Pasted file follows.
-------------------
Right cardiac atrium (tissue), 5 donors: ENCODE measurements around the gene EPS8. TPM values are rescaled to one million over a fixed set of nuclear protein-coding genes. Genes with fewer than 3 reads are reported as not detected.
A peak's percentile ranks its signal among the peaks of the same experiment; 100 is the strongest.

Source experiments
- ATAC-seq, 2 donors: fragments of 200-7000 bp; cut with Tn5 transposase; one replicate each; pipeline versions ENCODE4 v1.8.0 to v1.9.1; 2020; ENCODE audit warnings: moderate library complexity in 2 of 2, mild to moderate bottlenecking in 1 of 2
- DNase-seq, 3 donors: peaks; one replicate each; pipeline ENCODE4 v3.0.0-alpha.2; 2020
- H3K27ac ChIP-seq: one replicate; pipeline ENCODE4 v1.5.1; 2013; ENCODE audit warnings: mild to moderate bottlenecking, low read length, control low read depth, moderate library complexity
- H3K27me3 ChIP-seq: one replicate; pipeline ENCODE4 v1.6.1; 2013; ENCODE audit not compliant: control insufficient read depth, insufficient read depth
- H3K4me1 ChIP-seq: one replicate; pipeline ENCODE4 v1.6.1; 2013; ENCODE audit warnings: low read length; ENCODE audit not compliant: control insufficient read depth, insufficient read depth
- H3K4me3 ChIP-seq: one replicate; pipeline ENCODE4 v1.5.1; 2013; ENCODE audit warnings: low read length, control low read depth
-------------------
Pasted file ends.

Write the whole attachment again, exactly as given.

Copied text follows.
Right cardiac atrium (tissue), 5 donors: ENCODE measurements around the gene EPS8. TPM values are rescaled to one million over a fixed set of nuclear protein-coding genes. Genes with fewer than 3 reads are reported as not detected.
A peak's percentile ranks its signal among the peaks of the same experiment; 100 is the strongest.

Source experiments
- ATAC-seq, 2 donors: fragments of 200-7000 bp; cut with Tn5 transposase; one replicate each; pipeline versions ENCODE4 v1.8.0 to v1.9.1; 2020; ENCODE audit warnings: moderate library complexity in 2 of 2, mild to moderate bottlenecking in 1 of 2
- DNase-seq, 3 donors: peaks; one replicate each; pipeline ENCODE4 v3.0.0-alpha.2; 2020
- H3K27ac ChIP-seq: one replicate; pipeline ENCODE4 v1.5.1; 2013; ENCODE audit warnings: mild to moderate bottlenecking, low read length, control low read depth, moderate library complexity
- H3K27me3 ChIP-seq: one replicate; pipeline ENCODE4 v1.6.1; 2013; ENCODE audit not compliant: control insufficient read depth, insufficient read depth
- H3K4me1 ChIP-seq: one replicate; pipeline ENCODE4 v1.6.1; 2013; ENCODE audit warnings: low read length; ENCODE audit not compliant: control insufficient read depth, insufficient read depth
- H3K4me3 ChIP-seq: one replicate; pipeline ENCODE4 v1.5.1; 2013; ENCODE audit warnings: low read length, control low read depth